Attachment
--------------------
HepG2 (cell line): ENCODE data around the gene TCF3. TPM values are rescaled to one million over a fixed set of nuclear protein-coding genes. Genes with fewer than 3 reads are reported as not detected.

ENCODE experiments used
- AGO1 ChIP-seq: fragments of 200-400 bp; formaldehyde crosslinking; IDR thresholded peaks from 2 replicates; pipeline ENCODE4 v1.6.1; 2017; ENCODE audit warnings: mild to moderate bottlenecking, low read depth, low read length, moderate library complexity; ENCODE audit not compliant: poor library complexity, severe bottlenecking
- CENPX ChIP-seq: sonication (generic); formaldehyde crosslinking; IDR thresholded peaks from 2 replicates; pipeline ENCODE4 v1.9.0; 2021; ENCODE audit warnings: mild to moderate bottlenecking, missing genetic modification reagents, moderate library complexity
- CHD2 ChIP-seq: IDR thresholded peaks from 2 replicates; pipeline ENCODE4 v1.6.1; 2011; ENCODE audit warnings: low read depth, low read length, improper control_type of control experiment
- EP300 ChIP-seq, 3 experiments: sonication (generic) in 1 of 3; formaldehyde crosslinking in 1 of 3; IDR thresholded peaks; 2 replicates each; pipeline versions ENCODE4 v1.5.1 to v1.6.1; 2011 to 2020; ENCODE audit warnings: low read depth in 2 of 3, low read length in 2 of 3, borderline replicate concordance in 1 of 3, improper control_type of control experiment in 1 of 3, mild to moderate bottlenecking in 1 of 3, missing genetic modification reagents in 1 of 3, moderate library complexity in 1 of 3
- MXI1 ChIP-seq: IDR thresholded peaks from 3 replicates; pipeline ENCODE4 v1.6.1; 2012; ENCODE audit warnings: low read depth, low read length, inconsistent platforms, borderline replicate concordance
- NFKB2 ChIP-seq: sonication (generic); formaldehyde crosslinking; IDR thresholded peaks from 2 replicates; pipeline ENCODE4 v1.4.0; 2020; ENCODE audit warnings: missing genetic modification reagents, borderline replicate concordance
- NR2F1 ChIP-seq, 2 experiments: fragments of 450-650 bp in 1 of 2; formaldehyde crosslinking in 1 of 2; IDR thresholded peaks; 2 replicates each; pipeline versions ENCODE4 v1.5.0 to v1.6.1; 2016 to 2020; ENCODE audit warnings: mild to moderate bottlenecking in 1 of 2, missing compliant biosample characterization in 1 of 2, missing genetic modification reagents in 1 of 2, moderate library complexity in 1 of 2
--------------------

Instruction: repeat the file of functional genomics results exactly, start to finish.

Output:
HepG2 (cell line): ENCODE data around the gene TCF3. TPM values are rescaled to one million over a fixed set of nuclear protein-coding genes. Genes with fewer than 3 reads are reported as not detected.

ENCODE experiments used
- AGO1 ChIP-seq: fragments of 200-400 bp; formaldehyde crosslinking; IDR thresholded peaks from 2 replicates; pipeline ENCODE4 v1.6.1; 2017; ENCODE audit warnings: mild to moderate bottlenecking, low read depth, low read length, moderate library complexity; ENCODE audit not compliant: poor library complexity, severe bottlenecking
- CENPX ChIP-seq: sonication (generic); formaldehyde crosslinking; IDR thresholded peaks from 2 replicates; pipeline ENCODE4 v1.9.0; 2021; ENCODE audit warnings: mild to moderate bottlenecking, missing genetic modification reagents, moderate library complexity
- CHD2 ChIP-seq: IDR thresholded peaks from 2 replicates; pipeline ENCODE4 v1.6.1; 2011; ENCODE audit warnings: low read depth, low read length, improper control_type of control experiment
- EP300 ChIP-seq, 3 experiments: sonication (generic) in 1 of 3; formaldehyde crosslinking in 1 of 3; IDR thresholded peaks; 2 replicates each; pipeline versions ENCODE4 v1.5.1 to v1.6.1; 2011 to 2020; ENCODE audit warnings: low read depth in 2 of 3, low read length in 2 of 3, borderline replicate concordance in 1 of 3, improper control_type of control experiment in 1 of 3, mild to moderate bottlenecking in 1 of 3, missing genetic modification reagents in 1 of 3, moderate library complexity in 1 of 3
- MXI1 ChIP-seq: IDR thresholded peaks from 3 replicates; pipeline ENCODE4 v1.6.1; 2012; ENCODE audit warnings: low read depth, low read length, inconsistent platforms, borderline replicate concordance
- NFKB2 ChIP-seq: sonication (generic); formaldehyde crosslinking; IDR thresholded peaks from 2 replicates; pipeline ENCODE4 v1.4.0; 2020; ENCODE audit warnings: missing genetic modification reagents, borderline replicate concordance
- NR2F1 ChIP-seq, 2 experiments: fragments of 450-650 bp in 1 of 2; formaldehyde crosslinking in 1 of 2; IDR thresholded peaks; 2 replicates each; pipeline versions ENCODE4 v1.5.0 to v1.6.1; 2016 to 2020; ENCODE audit warnings: mild to moderate bottlenecking in 1 of 2, missing compliant biosample characterization in 1 of 2, missing genetic modification reagents in 1 of 2, moderate library complexity in 1 of 2